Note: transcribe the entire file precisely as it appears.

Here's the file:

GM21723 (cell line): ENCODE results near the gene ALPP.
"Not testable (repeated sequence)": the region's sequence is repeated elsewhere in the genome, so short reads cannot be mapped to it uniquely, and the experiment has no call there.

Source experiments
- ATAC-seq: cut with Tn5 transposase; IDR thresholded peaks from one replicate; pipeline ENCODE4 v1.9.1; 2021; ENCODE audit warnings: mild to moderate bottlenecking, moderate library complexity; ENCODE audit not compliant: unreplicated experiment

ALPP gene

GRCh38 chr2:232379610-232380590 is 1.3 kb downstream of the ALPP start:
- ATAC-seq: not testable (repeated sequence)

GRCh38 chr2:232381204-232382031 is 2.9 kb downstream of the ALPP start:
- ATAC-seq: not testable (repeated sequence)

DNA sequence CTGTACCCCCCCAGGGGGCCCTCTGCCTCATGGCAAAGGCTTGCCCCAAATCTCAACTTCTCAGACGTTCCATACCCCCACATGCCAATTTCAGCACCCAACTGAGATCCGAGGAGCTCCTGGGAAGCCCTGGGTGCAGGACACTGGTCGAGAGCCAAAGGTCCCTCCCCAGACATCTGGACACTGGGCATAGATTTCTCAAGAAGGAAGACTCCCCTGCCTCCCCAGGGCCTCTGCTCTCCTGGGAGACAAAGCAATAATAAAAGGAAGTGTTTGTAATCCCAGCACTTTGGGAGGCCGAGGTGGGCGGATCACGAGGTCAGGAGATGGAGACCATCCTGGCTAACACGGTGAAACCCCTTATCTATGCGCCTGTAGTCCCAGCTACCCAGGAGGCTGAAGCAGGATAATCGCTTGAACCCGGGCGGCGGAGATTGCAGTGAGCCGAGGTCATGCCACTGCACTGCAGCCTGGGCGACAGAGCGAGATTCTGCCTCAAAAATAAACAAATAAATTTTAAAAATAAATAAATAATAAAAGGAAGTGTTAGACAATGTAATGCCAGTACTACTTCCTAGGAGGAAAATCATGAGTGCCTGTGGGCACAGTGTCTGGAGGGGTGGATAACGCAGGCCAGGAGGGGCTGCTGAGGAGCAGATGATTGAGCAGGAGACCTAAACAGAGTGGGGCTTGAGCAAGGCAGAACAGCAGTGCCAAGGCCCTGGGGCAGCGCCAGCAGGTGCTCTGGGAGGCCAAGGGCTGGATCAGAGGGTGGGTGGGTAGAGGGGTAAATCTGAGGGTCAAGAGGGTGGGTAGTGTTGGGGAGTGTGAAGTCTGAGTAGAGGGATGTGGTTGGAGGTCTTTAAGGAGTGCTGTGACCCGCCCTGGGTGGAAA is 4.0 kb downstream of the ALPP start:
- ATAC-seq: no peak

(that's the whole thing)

GM21723 (cell line): ENCODE results near the gene ALPP.
"Not testable (repeated sequence)": the region's sequence is repeated elsewhere in the genome, so short reads cannot be mapped to it uniquely, and the experiment has no call there.

Source experiments
- ATAC-seq: cut with Tn5 transposase; IDR thresholded peaks from one replicate; pipeline ENCODE4 v1.9.1; 2021; ENCODE audit warnings: mild to moderate bottlenecking, moderate library complexity; ENCODE audit not compliant: unreplicated experiment

ALPP gene

GRCh38 chr2:232379610-232380590 is 1.3 kb downstream of the ALPP start:
- ATAC-seq: not testable (repeated sequence)

GRCh38 chr2:232381204-232382031 is 2.9 kb downstream of the ALPP start:
- ATAC-seq: not testable (repeated sequence)

DNA sequence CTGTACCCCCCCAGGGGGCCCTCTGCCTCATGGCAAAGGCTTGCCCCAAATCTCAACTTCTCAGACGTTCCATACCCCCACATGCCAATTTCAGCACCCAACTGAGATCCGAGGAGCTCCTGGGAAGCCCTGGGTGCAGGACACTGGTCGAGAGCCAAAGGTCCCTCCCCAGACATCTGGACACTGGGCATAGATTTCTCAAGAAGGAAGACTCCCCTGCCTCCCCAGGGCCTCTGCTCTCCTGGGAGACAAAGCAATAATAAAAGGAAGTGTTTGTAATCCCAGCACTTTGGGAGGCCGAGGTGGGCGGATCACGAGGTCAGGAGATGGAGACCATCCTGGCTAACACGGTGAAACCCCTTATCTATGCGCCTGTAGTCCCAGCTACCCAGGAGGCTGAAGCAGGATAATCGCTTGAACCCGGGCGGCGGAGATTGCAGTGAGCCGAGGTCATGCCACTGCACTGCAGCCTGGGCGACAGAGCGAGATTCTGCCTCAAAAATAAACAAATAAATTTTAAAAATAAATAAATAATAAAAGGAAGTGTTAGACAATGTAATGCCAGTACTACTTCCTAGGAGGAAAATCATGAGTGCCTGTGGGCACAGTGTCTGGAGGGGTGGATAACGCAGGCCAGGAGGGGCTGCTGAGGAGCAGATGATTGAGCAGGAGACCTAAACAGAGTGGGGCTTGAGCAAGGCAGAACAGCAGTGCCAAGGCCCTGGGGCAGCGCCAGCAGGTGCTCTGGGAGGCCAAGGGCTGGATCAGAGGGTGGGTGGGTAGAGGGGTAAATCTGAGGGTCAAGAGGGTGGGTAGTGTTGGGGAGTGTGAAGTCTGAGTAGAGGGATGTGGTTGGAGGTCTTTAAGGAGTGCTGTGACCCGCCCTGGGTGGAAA is 4.0 kb downstream of the ALPP start:
- ATAC-seq: no peak